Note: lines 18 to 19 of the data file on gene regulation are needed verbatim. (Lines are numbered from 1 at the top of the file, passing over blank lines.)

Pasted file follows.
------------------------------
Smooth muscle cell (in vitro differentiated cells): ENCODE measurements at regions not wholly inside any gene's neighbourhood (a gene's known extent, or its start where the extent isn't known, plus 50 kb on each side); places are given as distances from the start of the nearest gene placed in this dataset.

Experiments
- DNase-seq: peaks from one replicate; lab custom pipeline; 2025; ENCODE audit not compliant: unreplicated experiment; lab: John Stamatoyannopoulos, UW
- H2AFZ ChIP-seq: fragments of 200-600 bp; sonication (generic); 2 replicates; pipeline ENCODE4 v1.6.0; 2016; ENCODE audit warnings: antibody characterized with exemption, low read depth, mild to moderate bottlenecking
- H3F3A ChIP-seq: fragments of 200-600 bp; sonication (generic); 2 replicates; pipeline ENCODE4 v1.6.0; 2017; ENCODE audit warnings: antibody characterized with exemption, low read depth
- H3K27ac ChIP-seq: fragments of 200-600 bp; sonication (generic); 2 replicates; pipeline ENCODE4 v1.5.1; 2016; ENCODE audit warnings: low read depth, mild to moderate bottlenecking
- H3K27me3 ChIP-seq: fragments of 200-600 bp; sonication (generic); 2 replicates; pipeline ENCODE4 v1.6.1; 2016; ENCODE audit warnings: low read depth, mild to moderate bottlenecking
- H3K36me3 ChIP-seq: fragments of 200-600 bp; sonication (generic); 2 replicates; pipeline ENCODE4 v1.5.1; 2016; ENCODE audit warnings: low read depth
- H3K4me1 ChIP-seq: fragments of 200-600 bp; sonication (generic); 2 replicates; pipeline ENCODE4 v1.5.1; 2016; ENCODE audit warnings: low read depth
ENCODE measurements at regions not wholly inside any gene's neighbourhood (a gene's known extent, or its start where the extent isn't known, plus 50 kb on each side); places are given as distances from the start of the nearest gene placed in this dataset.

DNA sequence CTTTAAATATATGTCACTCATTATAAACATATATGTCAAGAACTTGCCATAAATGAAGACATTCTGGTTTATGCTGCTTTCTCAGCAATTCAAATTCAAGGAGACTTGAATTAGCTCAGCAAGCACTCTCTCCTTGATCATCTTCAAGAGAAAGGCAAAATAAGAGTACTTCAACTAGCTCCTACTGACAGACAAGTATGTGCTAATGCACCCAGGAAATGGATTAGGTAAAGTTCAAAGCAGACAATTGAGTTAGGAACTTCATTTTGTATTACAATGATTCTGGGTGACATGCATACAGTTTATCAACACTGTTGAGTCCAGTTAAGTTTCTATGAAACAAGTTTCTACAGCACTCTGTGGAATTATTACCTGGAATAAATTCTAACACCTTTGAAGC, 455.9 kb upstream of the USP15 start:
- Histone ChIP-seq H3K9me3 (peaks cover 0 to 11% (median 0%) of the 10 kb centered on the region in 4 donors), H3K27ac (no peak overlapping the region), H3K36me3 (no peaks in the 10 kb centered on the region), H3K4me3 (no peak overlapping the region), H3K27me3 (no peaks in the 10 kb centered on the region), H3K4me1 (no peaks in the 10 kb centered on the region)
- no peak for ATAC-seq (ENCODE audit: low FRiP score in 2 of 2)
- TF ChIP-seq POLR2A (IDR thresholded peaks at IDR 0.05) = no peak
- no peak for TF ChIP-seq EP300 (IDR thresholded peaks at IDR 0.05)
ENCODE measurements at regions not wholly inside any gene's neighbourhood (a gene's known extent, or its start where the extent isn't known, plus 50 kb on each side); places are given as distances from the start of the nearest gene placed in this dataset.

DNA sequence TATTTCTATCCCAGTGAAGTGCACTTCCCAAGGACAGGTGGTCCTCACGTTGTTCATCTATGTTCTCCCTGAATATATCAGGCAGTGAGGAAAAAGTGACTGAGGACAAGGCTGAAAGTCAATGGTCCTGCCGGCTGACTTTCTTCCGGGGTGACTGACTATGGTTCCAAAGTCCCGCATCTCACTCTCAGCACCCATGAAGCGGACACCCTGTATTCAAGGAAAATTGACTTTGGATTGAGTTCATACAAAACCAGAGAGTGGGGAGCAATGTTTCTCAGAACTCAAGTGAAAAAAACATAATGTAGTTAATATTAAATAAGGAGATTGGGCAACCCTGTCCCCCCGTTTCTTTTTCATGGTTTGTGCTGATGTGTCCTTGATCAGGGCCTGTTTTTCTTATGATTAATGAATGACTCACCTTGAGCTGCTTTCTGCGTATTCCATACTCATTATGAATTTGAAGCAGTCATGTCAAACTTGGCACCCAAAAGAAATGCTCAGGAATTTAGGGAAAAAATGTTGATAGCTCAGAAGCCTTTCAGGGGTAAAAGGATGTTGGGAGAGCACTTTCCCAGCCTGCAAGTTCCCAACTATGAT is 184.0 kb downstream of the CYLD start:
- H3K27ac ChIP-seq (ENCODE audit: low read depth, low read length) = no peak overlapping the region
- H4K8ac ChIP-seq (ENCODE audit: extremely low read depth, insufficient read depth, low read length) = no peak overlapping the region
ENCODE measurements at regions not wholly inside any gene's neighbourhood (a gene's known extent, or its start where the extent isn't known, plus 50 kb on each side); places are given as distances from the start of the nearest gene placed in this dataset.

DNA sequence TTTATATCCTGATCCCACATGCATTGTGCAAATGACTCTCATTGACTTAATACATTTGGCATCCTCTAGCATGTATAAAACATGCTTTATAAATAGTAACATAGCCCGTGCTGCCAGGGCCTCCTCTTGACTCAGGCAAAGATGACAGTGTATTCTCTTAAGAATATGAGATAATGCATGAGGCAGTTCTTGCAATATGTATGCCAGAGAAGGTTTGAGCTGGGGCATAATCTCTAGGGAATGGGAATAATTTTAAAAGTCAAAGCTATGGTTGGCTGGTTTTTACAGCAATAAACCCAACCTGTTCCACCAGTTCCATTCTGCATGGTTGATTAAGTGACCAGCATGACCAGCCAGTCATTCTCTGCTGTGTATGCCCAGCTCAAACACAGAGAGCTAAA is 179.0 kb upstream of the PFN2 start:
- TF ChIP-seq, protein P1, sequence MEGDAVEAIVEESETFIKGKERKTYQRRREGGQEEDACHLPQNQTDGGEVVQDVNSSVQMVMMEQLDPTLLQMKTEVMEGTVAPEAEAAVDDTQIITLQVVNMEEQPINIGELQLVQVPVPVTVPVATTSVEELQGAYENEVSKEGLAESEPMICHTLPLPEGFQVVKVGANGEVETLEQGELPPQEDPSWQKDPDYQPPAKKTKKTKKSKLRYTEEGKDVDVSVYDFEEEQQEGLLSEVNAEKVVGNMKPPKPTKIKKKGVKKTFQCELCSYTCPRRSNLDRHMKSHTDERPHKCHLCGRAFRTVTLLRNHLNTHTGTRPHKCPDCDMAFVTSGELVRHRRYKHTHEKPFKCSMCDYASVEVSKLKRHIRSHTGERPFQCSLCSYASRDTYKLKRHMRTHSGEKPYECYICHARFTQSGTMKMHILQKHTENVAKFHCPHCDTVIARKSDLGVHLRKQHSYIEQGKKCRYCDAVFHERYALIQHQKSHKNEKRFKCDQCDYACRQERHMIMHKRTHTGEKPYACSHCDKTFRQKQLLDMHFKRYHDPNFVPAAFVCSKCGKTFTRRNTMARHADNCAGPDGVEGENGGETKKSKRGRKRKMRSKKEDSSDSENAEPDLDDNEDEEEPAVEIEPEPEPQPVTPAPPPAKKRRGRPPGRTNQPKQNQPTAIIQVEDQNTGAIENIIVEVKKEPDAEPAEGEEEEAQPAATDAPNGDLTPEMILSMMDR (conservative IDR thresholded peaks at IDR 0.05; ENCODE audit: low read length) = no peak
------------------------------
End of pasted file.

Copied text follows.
- H3K27ac ChIP-seq (ENCODE audit: low read depth, low read length) = no peak overlapping the region
- H4K8ac ChIP-seq (ENCODE audit: extremely low read depth, insufficient read depth, low read length) = no peak overlapping the region